Everything Grows Better with Sunlight

Only one section of the Pitney Meadows property is connected to the electric grid, leaving much of the farming operations area dependent on several large gasoline powered generators to provide power to seven large surface pumps for the irrigation of four high tunnels and all the acreage of cropped land.

Growing good food and great community (Pitney Meadows Community Farm)

At odds with its sustainability goals, the leadership of Pitney Meadows saw solar panels as just another way to harvest the clean energy of the sun to grow its community farm and the essential programs the staff and volunteers provide. The Board of Directors decided to move forward with an off-grid PV installation and the City of Saratoga Springs provided the initial investment with a $150,000 grant towards the solar array. High Peaks Solar designed and built a 34-kW photovoltaic system, with 36 kilowatts of inverter capacity and 148 kWh of battery storage, working with the Farm and its builders on the placement of its new pole barn to maximize energy production. The system allows for expansion of the dedicated wash pack facility and additional pumps for increased acreage production in the future.

With the renewable energy system eliminating noise and emissions from the generators, the working conditions have greatly improved for the farm team. According to Farm Manager Ian Magnus, “The evolution of solar power has made it more attractive to small farms as a practical option for running essential field equipment such as well pumps and greenhouses.”

A Bright Future

The Farm’s strategic plan will take several years, many volunteer hours, and generous donations from individuals, foundations, and businesses to fully implement. Under the direction of Brooke McConnell, they continue to grow and develop new programs, creating a dynamic, inclusive, and resilient community that thrives on a shared commitment to the well-being of the environment and each other.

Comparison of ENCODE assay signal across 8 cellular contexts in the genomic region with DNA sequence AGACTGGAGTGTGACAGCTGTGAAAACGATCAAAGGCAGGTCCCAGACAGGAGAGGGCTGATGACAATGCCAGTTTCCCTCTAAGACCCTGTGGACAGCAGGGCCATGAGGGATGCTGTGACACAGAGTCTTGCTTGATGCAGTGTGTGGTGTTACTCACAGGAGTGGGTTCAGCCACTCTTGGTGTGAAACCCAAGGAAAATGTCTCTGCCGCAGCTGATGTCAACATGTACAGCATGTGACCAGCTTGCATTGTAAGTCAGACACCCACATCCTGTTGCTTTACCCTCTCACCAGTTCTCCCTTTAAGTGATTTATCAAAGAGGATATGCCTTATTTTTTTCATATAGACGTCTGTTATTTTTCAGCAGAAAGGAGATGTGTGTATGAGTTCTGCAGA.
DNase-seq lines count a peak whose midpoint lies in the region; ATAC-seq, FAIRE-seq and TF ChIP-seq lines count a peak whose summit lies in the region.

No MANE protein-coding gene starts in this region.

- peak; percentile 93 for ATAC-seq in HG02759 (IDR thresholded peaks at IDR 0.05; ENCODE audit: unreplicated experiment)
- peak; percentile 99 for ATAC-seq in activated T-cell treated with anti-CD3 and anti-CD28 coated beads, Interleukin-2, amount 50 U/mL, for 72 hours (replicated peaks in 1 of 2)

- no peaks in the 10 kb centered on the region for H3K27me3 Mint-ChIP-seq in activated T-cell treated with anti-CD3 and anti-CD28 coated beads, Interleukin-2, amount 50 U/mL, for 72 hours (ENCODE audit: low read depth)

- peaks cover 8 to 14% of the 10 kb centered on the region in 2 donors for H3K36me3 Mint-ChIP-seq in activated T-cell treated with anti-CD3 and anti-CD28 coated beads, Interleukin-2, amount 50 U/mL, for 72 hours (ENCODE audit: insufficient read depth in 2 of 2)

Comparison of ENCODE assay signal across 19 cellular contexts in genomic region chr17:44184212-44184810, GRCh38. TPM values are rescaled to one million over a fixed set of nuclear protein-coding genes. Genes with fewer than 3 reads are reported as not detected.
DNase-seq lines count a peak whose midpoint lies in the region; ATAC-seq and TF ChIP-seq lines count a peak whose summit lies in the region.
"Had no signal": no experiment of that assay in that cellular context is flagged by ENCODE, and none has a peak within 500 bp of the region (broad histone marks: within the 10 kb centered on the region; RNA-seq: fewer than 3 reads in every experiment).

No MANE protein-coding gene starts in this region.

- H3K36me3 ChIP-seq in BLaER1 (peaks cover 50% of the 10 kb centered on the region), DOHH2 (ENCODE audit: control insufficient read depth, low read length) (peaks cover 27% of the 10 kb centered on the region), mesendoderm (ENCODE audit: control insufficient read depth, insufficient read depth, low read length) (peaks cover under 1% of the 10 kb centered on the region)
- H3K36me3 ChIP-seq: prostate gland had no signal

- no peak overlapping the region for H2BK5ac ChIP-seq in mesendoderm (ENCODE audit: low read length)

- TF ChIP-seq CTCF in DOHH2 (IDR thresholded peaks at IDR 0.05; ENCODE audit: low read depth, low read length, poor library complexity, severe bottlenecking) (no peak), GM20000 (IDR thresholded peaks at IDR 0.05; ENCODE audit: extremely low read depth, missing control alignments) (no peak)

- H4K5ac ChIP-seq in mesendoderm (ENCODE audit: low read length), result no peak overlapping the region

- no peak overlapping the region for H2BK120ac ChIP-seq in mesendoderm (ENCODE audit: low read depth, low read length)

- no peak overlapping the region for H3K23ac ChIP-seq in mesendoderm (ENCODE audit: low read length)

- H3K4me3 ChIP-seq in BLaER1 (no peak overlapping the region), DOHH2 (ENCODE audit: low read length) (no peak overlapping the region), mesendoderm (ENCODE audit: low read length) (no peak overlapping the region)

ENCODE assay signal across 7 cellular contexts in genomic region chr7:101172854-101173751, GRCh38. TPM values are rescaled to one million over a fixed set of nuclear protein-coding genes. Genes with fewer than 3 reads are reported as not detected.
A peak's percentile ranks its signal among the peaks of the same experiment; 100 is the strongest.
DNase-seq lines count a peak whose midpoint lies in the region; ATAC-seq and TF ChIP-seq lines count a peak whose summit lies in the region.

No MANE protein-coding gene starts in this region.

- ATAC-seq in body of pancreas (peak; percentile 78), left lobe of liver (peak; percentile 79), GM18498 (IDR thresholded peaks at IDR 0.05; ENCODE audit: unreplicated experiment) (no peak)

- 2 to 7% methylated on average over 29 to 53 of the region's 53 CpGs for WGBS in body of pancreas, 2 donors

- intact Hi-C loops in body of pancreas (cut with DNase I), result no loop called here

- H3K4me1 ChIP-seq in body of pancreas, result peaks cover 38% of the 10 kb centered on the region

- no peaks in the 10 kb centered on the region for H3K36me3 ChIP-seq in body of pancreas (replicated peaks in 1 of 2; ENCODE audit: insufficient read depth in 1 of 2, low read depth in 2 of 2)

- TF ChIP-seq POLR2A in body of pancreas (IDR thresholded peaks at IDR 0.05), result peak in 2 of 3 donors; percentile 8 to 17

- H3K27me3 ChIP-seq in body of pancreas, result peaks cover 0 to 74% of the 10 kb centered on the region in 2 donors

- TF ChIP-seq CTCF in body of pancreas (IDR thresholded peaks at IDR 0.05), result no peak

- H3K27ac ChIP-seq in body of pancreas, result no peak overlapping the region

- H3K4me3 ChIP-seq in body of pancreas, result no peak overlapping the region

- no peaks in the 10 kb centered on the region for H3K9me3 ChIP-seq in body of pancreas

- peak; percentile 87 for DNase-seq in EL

We are committed to being good stewards of the land and serving the community that invested its own tax dollars to preserve the Farm as open space. Together, we seek innovative ways to not only sustain our agricultural endeavors but to also sow the seeds of a more vibrant, compassionate, and interconnected community.”

With its cherished farm landscape, cluster of rustic gray barns, large open farm field, and acres of woodlands and wetlands, the Pitney Meadows Community Farm is alive with creativity and active engagement, offering a productive and joyful place for volunteers, employees, and visitors. They will certainly remain a key part of Saratoga Springs for generations to come.

Pitney Meadows Community Farm is located at 223 West Avenue, Saratoga Springs, NY. Its website is The farm can be reached at (518) 290-0008 or

Mike Bailey is a sustainable energy consultant and a trustee of SolarFest, Inc.

To see this article in a pdf file, as it appears in print, please click HERE.